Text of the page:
On the other hand, Mary Ann wore gingham.
How do these quilted patterns come together for a four-minute radio feature?
I choose a question based on a simple test. Will I be able to answer this? If I think I can, I pursue its conclusion without pity. I have never turned back.
"Lin, can you explain black holes?"
This may shock those few of you who know me well. I am not a physicist. Yet, it was a question that bore examination. So for three hours I read as much as I could about "black holes," which led me to read about The Large Hadron Collider and the God Particle, and I realized that it would be easier to make stuff up.
"I don't want to know how the universe came to be. I want to know why."
As the structure of Lin's Bin takes shape, I send an email to a demented genius who lives in Ohio. "Pete," I'll write, "this Friday we will answer the question, "Who decides who the cool kids are?" And Pete Crozier, who began producing Lin's Bin when it was invented by program director Norm Winer 10 years ago, sends me pages of movie or television quotations that refer to the cool kids.
I hunt for songs whose lyrics can punctuate a well-turned phrase. I construct a miniature soundtrack for these short stories.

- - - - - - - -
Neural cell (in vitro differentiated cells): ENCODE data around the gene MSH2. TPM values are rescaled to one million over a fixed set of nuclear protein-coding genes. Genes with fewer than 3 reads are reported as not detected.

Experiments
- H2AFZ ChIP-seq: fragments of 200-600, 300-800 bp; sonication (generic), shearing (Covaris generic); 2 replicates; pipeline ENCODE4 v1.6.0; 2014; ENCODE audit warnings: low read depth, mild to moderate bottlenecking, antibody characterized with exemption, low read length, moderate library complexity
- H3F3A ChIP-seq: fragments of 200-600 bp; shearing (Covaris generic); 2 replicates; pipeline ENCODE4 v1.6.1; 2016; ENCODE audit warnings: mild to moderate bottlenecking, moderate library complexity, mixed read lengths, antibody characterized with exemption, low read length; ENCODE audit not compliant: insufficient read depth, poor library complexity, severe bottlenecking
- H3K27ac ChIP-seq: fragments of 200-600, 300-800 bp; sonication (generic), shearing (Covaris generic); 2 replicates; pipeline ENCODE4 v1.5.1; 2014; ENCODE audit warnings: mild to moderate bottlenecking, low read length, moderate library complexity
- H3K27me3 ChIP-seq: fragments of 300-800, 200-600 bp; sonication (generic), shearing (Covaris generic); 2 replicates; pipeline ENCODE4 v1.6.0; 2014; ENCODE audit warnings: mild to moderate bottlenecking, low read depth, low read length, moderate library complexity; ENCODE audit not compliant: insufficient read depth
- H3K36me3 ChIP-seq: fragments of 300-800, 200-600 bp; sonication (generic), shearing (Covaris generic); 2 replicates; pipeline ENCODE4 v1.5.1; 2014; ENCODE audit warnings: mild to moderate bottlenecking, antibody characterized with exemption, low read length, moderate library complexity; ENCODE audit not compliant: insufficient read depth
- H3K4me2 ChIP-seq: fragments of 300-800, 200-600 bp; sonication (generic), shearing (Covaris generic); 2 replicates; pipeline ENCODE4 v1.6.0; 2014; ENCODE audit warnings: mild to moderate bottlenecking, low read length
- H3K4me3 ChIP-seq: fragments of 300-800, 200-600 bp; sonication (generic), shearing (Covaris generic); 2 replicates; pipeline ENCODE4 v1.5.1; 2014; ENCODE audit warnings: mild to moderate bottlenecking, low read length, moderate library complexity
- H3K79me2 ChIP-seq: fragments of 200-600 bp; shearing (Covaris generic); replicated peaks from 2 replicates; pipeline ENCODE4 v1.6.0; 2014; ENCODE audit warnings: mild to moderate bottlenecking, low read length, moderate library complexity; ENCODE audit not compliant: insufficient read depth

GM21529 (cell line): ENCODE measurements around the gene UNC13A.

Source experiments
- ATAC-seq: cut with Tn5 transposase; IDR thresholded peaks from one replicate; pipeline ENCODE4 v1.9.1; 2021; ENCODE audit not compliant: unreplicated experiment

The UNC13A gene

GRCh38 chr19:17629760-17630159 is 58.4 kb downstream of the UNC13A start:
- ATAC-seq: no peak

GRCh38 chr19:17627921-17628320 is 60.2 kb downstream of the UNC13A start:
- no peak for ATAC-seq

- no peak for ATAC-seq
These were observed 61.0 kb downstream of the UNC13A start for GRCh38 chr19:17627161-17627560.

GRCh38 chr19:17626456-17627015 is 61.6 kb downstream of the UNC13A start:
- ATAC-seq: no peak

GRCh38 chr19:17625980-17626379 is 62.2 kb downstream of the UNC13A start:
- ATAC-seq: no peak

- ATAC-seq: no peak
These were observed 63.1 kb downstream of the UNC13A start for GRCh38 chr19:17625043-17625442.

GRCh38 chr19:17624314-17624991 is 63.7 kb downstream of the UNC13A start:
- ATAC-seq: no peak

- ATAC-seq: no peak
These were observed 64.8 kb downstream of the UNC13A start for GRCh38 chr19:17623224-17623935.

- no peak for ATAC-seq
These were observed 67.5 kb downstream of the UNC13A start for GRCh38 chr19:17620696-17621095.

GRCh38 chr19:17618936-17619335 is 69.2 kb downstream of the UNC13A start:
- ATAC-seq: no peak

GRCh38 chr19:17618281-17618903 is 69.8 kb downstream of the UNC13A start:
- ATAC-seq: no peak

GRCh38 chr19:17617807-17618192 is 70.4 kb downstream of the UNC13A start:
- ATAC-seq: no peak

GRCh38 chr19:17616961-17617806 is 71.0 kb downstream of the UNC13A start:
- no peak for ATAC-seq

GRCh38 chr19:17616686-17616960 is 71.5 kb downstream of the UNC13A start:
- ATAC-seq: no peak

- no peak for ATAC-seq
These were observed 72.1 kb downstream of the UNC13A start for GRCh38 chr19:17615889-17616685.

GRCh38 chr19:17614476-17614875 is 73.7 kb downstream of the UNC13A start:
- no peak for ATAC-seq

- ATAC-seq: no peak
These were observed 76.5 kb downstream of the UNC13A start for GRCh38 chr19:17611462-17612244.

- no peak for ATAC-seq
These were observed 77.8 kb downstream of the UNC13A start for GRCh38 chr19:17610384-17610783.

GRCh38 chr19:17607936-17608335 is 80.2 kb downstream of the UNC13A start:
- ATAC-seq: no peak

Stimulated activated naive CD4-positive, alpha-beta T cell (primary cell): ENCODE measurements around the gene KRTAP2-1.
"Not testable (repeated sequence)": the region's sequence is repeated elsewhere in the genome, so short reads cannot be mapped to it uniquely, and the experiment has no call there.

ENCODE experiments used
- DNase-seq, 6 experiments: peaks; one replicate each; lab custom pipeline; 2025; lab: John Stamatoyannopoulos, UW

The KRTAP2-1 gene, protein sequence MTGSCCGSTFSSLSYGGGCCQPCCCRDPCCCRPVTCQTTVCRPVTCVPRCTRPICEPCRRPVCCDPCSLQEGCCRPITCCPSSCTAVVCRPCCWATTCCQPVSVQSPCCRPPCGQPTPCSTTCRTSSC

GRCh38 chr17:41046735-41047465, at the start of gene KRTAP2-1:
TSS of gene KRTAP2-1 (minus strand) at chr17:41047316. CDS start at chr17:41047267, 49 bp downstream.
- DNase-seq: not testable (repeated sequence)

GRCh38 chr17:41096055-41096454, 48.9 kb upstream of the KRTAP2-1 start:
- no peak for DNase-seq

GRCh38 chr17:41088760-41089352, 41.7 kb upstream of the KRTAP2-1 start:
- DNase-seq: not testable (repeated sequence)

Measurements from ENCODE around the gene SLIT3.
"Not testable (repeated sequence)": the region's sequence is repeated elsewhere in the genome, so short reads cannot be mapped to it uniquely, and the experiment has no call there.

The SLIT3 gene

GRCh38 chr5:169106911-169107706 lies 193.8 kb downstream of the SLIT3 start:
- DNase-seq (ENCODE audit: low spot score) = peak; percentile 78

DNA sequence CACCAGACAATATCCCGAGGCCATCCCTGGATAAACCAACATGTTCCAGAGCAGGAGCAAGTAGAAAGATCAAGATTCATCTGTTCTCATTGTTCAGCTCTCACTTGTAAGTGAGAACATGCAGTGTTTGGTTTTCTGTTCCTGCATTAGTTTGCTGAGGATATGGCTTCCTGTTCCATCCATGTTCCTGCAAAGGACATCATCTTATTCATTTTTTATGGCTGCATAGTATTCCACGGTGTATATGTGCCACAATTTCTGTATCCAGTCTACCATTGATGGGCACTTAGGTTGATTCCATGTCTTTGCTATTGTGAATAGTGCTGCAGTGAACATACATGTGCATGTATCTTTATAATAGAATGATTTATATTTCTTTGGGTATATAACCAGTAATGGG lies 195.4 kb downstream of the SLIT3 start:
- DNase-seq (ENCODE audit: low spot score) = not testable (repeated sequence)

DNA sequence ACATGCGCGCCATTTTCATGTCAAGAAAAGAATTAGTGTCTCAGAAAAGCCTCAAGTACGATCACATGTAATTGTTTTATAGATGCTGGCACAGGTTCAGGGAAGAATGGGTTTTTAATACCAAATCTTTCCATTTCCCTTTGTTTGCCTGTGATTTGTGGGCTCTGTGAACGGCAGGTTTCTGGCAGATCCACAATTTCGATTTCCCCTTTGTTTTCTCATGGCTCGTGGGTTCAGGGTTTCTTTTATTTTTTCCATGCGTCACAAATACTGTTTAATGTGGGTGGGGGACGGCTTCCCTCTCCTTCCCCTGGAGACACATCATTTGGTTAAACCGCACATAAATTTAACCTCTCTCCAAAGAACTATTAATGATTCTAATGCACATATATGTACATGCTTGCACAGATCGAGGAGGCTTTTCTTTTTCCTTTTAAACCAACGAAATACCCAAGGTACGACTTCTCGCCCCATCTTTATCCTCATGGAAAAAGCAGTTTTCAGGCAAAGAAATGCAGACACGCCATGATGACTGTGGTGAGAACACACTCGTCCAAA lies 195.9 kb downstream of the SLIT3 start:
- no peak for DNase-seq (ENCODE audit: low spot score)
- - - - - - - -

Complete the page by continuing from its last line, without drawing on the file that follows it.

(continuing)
The recent Lin's Bin piece entitled "Is it still a man's world?" included James Brown's "It's a Man's Man's World"; Liz Phair's "Never Said"; Motley Crue's "Girls, Girls, Girls"; The Rolling Stones' "Under My Thumb"; and Urge Overkill's "Girl, You'll Be A Woman Soon." There were cultural references culled from "Pride and Prejudice," "Tootsie," "The Office" and the HBO series "Girls."
In the final draft, it is a script with directions and insertions. I record my voice and send it to Pete. It will take him a few hours to layer music and bits of dialogue on top of my voice. If he feels more music is needed, he will find it. Time has built a level of trust where he has become like the director who has earned "final cut."
I meet listeners who say to me, "Those Lin's Bins are pretty good. Who writes them for you?"
I do. Every syllable. Without editorial comment. Only one person on earth reads Lin's Bin before I record it. My wife. She keeps me out of trouble.
Lin Brehmer hosts the XRT Morning Show with News Anchor Mary Dixon from 5:30 to 10 a.m. Monday-Friday. Lin's Bins is a feature that runs at 7:15 a.m. and 6:15 p.m. Mondays and Fridays.
A recent show
As a young high school teacher, all I hear about from veteran teachers is how "kids nowadays are just not the same as they used to be." What makes kids today different from those of the past? —Brette Book, Chicago
Lyric: It's a different world today and I just don't understand
What makes kids different from those of the past?
Instantaneous access to any information lessens the urgency of learning.